ROME – Riccardo Pacifici, president of the Jewish community of Rome, forcefully
praised protests on Wednesday surrounding the funeral plans of a Nazi war
criminal who died in the city five days earlier.
The presidents’ words
caused a shift in focus during ceremonies meant to commemorate the 70th
anniversary of the deportation of more than a thousand Jews from the Italian
The day’s activities were meant to be marked by a brief
appearance by one of the two remaining survivors of the tragic roundup, a visit
to Rome’s main synagogue from Italy’s head of state and a special prayer to mark
the occasion from Pope Francis. But all that was over shadowed by the continuing
controversy over the burial of Erich Priebke, the Nazi war criminal who died in
Rome Friday, aged 100.
Rome’s Great Synagogue was packed for solemn
commemoration ceremonies attended by Italian President Giorgio Napolitano, Rome
Mayor Ignazio Marino, Israeli Ambassador Naor Gilon, the leadership of local
Jewish communities and Enzo Camerino, aged 85, and one of only two remaining
survivors from the mass deportation on October 16, 1943.
speaker spoke of Priebke, though none said his name. The former SS captain was
convicted of war crimes in 1998 for his part in the killings of 335 Italians –
including at least 70 Jews – in 1944. He had been held under house arrest in
Rome for the last 15 years and after he died Friday churches in the city refused
to host his funeral. Government officials in Rome also refused to hold his
funeral as did Priebke’s adopted home of Argentina and the town of his birth,
Henninsdorf, in Germany.
Late Tuesday, a breakaway Catholic group, the
Catholic Society of St. Pius, best known as SSPX, said it would conduct his
funeral in Albano Laziale, a town just outside of Rome. But the plans were
dashed after protesters, who blocked the path to the small church picked for the
funeral, kicked and rocked the car carrying Priebke’s remains until it reversed
course. Priebke’s body now lies in a military airport near Rome and will stay
there until an alternative plan can be worked out.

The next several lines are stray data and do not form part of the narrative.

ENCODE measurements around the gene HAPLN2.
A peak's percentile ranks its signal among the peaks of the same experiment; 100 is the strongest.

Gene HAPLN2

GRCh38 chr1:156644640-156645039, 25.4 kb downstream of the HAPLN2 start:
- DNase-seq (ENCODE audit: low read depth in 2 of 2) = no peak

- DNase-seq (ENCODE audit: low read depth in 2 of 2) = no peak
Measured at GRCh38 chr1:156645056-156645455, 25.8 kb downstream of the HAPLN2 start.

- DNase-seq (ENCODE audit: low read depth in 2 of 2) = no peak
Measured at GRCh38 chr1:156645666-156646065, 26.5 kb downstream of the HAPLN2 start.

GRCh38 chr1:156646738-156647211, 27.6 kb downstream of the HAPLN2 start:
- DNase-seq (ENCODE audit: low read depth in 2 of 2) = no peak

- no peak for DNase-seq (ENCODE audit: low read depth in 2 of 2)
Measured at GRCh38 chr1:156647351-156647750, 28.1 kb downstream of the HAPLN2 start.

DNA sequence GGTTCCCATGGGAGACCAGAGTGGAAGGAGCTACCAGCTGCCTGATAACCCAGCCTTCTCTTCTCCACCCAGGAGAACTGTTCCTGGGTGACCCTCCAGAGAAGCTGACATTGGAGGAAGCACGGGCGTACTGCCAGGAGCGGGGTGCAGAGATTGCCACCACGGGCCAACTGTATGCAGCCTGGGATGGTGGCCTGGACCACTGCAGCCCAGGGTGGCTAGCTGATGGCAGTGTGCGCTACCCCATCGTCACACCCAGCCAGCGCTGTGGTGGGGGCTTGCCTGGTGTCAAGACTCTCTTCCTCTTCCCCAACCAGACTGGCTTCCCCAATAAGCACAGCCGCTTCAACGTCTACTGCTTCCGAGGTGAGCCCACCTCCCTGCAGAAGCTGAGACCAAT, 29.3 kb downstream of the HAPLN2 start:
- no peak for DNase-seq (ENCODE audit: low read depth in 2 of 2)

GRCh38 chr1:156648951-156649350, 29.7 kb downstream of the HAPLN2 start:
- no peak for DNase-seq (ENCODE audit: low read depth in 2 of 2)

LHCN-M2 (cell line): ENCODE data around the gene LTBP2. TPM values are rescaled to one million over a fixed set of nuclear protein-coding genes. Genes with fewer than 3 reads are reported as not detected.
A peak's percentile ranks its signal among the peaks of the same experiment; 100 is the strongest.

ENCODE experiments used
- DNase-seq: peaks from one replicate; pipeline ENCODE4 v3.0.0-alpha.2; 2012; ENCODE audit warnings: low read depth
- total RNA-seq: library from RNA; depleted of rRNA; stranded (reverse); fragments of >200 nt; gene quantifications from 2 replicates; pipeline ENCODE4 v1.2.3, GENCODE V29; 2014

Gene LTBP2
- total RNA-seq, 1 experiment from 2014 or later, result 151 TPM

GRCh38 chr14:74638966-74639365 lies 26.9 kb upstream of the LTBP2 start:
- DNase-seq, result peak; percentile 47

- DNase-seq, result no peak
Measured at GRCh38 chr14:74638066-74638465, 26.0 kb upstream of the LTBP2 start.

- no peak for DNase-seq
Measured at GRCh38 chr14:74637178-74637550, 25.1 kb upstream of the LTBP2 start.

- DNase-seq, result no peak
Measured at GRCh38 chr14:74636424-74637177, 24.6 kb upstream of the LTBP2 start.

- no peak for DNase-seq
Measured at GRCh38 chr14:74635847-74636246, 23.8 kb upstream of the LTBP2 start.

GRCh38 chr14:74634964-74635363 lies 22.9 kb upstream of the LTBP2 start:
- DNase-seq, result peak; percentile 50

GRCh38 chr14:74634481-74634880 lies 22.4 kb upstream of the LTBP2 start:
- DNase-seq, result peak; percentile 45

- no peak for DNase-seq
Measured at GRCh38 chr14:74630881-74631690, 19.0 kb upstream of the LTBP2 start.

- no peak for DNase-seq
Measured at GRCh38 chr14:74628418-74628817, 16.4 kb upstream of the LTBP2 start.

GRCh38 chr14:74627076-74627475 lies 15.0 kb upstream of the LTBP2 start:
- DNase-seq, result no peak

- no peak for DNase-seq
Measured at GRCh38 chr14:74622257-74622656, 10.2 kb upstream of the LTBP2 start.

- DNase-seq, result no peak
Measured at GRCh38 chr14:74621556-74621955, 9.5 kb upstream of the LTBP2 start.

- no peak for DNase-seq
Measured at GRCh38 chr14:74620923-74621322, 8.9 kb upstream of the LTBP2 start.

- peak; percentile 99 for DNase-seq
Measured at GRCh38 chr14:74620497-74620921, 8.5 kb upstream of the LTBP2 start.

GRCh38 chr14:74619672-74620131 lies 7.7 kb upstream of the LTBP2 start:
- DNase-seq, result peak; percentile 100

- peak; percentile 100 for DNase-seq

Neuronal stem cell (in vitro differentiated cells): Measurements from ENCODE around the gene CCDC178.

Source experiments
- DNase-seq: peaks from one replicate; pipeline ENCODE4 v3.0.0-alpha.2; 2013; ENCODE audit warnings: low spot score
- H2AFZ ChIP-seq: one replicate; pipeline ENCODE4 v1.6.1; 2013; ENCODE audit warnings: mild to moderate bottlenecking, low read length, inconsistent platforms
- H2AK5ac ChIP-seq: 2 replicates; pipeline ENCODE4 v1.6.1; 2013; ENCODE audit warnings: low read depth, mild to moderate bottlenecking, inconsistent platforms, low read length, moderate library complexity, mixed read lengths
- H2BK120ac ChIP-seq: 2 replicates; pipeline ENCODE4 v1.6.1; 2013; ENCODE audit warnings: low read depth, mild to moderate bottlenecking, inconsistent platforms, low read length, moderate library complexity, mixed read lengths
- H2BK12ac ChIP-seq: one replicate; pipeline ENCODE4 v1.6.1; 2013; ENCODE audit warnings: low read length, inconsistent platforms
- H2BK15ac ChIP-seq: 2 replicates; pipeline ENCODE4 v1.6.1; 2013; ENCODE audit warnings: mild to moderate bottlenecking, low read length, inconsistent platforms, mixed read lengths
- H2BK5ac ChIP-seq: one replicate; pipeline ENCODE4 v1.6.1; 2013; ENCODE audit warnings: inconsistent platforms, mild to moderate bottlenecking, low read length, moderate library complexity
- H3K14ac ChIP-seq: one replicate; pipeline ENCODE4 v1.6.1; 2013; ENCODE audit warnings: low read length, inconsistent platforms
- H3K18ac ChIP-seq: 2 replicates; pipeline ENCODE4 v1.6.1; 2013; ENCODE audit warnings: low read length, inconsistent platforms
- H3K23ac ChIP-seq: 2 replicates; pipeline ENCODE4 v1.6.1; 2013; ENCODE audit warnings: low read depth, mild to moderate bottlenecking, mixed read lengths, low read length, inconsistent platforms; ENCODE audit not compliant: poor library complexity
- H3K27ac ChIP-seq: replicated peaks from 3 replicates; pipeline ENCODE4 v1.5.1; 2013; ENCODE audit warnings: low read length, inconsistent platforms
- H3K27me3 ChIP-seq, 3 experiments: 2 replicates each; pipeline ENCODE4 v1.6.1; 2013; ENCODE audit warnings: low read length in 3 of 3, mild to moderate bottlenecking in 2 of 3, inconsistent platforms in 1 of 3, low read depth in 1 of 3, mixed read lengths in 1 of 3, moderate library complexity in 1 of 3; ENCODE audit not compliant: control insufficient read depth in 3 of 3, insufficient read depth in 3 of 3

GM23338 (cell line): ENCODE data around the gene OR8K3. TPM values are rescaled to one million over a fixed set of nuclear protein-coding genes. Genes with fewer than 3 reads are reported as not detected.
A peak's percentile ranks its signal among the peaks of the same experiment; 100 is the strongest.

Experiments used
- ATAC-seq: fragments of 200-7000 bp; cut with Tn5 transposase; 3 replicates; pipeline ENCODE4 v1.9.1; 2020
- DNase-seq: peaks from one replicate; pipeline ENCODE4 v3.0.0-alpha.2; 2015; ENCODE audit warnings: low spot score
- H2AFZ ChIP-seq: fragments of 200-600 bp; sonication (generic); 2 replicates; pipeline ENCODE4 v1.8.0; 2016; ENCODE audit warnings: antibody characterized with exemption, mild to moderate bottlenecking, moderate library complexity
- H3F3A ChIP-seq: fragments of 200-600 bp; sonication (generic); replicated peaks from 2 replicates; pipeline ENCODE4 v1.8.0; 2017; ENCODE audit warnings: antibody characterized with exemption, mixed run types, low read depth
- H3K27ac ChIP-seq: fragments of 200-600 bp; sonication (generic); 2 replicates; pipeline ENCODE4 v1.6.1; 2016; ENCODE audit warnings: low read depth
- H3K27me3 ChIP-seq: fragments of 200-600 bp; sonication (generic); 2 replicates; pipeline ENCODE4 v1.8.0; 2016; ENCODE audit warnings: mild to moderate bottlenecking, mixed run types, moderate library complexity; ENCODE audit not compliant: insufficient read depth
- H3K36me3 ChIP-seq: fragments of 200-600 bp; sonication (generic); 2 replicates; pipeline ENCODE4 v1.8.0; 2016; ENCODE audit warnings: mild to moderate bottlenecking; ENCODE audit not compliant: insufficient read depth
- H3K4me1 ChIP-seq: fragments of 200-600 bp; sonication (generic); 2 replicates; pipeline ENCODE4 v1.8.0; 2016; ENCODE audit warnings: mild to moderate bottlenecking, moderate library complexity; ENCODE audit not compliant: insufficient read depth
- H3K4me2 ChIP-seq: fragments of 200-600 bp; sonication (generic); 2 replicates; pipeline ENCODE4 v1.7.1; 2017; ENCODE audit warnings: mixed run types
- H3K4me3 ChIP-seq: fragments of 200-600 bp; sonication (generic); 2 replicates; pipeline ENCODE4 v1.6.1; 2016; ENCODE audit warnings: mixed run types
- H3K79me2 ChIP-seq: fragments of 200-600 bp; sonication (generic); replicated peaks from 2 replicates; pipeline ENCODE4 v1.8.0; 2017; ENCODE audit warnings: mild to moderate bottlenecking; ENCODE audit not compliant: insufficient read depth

In the synagogue,
Riccardo Pacifici sparked strong applause from the crowd by praising the
protesters and Albano Laziale’s mayor, who took steps to block the
“For this,” Pacifici said, “we can be proud to be
Renzo Gattegna, the president of the Union of Italian Jewish
Communities, rued the fact that Priebke managed to cast a shadow over the
anniversary even in death: “I do not wish to even utter his name, so as not to
profane this sacred day,” he said.
The ceremony was to mark the
anniversary of the deportation of 1,023 Roman Jews in a single day. Of that
number, only 16 returned to Rome after the war and of them only two are still
alive: Camerino and Lello Di Segni, now 87. They were teenagers when the
deportation took place and both are now frail.
Only Camerino appeared at
the ceremony and he did not speak. But his silent appearance was one of the
highlights, and the commemoration’s highprofile guests all greeted him
afterwards with great warmth.
Accounts say that it was raining early on
October 16, 1943 when the Nazi soldiers – freshly in charge of Rome after Benito
Mussolini’s Fascist regime was toppled less than three months earlier – began
bursting into homes and dragging off Jewish residents of the city.
small bronze markers cemented into the pavement in the streets outside identify
those homes, and the date remains the most important local anniversary of the
calendar of Roman Jews. Indeed, a street outside Rome’s main synagogue is named
“Largo 16 Ottobre 1943” to mark the date that Marino, Rome’s mayor, said the
city’s residents “should vow to never forget.”